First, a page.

There have been a lot of changes in the recent past that affect our everyday lives. Many of us have gone from traveling to and from work every day to working remotely. Many of us don’t even leave the house to “run errands”. Now we can have anything from comfy clothes to food, gourmet meals, everyday essentials (yes, toilet paper is back in stock!), prescriptions, outdoor furniture, even a new car, delivered right to our home.
But these wide-sweeping changes also bring challenges. You may have one or more remote workers and some virtual students too. You may be wondering how to create living spaces for real living; areas at home for the day-in and day-out functioning and the well-being of people living in your home.
Most of our homes will never be featured in a magazine. However, the fact remains that we still want, and need a living space that is:
• Comfortable & Safe
• Pleasant & Inviting
• Accessible & Adaptable
• Functional & Feasible (yes that means easy)
The first thing to do when creating spaces for real living is to do some research and make a plan. Use whatever system works for you; pen and paper, apps, good old-fashioned spreadsheets, mind maps, or even just start the thinking and planning in your head where it is easy to access and ponder at any given time.
Some of the big things to consider are how much total space is available, how many rooms, and how many people use that space? Make sure you include any pets too.
Start to consciously think about what do the people do in the living space (daily routine type things) and how often? What type of schedules do the different people in the home tend to keep?
While you are mulling this over you will probably soon realize there are so many things to include that the list could be endless. Start to categorize these activities — use whatever categories make sense for your situation but do try and limit the category list as much as possible. Here are some examples:
• Work & Study
• Leisure & Down Time
• Daily Living Activities (eating, bathing, sleeping, etc.)
• Household Responsibilities (paying bills, doing chores, making food)
• Sleeping, Resting, Quiet Time
Now consider what rooms or living spaces are used the most often by the most people? It might surprise you that a minority of the available space is often used by the most people, most of the time. Consider this: which living spaces or rooms are usually the messiest or tend to need more picking up and cleaning than the rest of the house or apartment? That may be a real eye-opener!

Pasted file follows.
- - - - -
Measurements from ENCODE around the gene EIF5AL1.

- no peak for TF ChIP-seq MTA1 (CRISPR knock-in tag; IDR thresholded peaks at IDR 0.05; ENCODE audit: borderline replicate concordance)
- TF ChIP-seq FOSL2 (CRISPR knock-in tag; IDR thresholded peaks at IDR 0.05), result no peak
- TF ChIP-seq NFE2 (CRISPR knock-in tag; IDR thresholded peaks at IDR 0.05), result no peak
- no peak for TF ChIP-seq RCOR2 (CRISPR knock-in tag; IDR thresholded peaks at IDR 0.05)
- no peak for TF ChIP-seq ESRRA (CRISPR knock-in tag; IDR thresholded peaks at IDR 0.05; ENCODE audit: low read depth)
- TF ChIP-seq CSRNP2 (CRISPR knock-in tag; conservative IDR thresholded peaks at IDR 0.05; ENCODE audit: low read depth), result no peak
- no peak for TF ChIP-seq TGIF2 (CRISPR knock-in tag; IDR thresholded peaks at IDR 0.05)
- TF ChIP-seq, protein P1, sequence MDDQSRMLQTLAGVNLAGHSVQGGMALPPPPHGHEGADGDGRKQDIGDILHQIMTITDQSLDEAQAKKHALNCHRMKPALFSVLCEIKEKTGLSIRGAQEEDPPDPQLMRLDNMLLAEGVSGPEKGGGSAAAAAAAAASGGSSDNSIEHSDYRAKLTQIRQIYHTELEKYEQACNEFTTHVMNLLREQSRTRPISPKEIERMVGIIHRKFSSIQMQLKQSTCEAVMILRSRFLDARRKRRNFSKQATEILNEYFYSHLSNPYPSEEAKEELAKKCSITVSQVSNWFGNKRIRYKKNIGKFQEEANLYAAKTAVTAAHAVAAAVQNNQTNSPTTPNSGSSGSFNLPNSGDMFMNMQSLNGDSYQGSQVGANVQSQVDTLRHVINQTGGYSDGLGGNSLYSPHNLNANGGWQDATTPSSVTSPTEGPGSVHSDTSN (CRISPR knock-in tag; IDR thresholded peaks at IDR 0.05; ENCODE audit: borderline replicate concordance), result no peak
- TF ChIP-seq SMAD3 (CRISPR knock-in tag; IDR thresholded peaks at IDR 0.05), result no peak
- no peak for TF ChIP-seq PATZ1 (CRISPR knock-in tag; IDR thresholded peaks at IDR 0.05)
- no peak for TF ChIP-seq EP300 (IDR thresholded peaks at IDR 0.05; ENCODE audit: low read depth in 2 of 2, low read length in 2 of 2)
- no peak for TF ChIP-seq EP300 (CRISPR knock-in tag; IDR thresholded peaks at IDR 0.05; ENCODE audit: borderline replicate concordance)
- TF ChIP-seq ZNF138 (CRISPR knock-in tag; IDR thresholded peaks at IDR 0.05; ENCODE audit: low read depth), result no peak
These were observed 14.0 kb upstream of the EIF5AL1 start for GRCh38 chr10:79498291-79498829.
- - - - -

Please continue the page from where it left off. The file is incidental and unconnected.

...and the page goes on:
Once you have your categories you can start determining what kind of living spaces are right for the people in your home. Match up the categories with available space. While “think out of the box” has become cliché, the process behind it has not.
A formal dining room that gets used only a few times a year can become a dedicated work and learning room. It’s easier to dress up the kitchen and table for special occasions than try and “find” additional space for multiple offices and virtual learning areas. The actual design and physical set up of the room should be based on needs, functionality, and resources.
If you don’t have a formal dining room — maybe you have a spare closet that could be converted into an office. If you can relocate the things inside the closet, you can put a desk, computer, and your paperwork in the closet. Then you can shut the door (and your work) away when the day is done. It is an easy way to create a new “office space” with the added bonus of separating your work life and home life.
A small room (maybe originally designated as a bedroom) near the entry door you use most often can become a multi-purpose room. The “grab what you need as you go and put away what you should when you come back” room. The room could have all sorts of things, like:
• Storage baskets for daily use items
• Leashes & clean up after your dog bags
• Mail & returns to be made
• Equipment for outdoor activities
• Shovel & umbrella
• Stroller & a few necessities
If you are having trouble imagining a more creative living space, imagine your home empty like you’re just about to move in. How would you have set your home up then, if you knew how you were going to be living in your space? Let go of the limitations and think of all the new possibilities that will emerge. You do not have to feel tied to use a space as it was originally intended (like the formal dining room example above) instead focus only on what is the best for your family and how you actually use your house. Do not be afraid to continually change and adapt your space as you need. Here are some key points to keep in mind as you set up your new creative living spaces for real living:
• Make it as convenient and accommodating (within reason) as you can
• Live with it before making any permanent changes
• Change up things that may work better another way
• Live with it again
Who said creative spaces for real living can’t be just like real life — always changing, adapting, and definitely never boring!